“Everyone will know who owns Scotland”
- Environment Minister Paul Wheelhouse, May 2014
On the 8th December 2014, the land registration system in Scotland will experience its biggest overhaul since the introduction of the Land Register almost 35 years ago. On that date the Land Registration etc. (Scotland) Act 2012 (“the Act”) will come into force, radically altering the landscape for anyone with an interest in property in Scotland, and aligning the Scottish system much more closely with its English equivalent.
The current system of registration in Scotland relies on a complex series of protocols combining ‘property’ law, ‘registration’ law and solicitors’ insurance. The Act is designed to realign these sometimes opposing angles, improve transparency and efficiency, and above all facilitate the stated aim of the Keeper of the Registers of Scotland (the “Keeper”) to register the whole of Scotland within the next ten years.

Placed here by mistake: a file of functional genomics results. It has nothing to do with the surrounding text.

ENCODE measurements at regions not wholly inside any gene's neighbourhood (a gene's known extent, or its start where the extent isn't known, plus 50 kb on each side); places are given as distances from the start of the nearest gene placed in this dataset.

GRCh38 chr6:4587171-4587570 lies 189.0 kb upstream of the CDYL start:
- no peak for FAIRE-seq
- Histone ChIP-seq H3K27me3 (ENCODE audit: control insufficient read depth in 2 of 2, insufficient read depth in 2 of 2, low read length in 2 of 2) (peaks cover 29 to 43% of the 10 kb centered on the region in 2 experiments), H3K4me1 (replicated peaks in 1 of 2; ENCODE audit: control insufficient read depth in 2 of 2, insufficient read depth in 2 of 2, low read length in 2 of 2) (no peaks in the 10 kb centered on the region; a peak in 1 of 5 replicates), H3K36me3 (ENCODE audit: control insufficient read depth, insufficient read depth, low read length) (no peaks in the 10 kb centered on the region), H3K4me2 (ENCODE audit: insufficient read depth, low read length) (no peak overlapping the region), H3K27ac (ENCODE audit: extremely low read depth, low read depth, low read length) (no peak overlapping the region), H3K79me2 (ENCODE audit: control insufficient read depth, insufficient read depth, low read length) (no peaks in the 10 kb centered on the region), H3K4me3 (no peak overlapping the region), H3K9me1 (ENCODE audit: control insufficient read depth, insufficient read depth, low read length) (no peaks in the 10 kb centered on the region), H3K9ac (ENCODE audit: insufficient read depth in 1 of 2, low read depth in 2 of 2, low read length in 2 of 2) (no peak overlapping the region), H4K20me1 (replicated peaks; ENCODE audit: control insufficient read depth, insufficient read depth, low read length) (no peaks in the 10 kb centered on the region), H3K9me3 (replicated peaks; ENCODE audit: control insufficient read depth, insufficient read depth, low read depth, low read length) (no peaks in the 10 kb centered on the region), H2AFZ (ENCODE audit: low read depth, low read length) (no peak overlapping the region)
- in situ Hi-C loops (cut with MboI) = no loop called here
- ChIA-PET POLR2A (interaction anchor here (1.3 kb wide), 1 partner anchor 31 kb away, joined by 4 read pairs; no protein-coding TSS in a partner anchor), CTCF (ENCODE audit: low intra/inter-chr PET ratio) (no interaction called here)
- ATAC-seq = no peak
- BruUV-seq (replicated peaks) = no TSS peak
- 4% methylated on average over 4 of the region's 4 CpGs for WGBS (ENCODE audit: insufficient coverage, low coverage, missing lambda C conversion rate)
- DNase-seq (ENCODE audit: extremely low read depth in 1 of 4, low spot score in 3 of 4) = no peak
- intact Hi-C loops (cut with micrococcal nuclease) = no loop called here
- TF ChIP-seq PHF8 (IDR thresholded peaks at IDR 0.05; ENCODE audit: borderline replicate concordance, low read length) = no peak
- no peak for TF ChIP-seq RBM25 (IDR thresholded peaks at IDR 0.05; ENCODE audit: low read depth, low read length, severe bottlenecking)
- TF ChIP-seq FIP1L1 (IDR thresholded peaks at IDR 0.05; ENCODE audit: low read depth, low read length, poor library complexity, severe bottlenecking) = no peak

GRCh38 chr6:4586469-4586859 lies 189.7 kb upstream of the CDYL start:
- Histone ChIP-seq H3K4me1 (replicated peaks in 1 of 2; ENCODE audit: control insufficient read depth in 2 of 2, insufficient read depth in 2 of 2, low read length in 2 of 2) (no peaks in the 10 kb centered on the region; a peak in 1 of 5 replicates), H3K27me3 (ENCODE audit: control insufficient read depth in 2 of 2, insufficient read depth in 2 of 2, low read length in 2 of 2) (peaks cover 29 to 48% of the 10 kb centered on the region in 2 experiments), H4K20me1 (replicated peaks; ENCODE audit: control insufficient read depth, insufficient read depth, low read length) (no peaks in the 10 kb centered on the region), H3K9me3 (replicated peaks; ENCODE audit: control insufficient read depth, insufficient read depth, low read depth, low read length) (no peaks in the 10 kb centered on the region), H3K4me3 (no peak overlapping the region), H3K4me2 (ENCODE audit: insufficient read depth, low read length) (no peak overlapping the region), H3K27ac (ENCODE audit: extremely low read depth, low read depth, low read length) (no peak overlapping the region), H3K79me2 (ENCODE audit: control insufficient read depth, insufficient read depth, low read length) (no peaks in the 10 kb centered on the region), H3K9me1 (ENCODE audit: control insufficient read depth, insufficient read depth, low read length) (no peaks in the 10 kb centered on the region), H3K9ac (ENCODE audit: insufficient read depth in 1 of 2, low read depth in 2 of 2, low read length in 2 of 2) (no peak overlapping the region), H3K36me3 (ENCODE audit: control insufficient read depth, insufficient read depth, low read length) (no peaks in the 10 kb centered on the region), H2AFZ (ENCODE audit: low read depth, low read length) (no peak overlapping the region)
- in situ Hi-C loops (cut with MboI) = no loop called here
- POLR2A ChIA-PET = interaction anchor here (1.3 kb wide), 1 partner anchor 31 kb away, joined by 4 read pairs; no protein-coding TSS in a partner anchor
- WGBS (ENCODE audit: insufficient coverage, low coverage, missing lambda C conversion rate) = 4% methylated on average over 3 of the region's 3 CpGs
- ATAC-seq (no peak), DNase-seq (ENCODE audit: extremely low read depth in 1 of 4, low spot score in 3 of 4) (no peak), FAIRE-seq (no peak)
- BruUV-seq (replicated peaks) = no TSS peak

- New Triggers for Registration
Amongst other new triggers, from 8th December, all transfers of property not yet registered in the Land Register – whether for value or not – will trigger first registration.
- Cadastral Map
The cadastral map is the foundation of the new system of registration, and is effectively one large map, based on the Ordnance Survey map, covering the whole of Scotland. Each registered property will be a “cadastral unit” and be allocated a “cadastral number”.
- Advance Notices
Similar to the English system of priority searches, Advance Notices will protect deeds for a period of 35 days, meaning that the deed to which the Advance Notice refers will take priority over any other deed submitted during that time.
For fuller information on the changes outlined here and other changes to be brought in by the Act please see thearticle on our website. This is the start of a whole new era in Scottish property law and practice; only time will tell how successful it will be, and what new challenges will arise.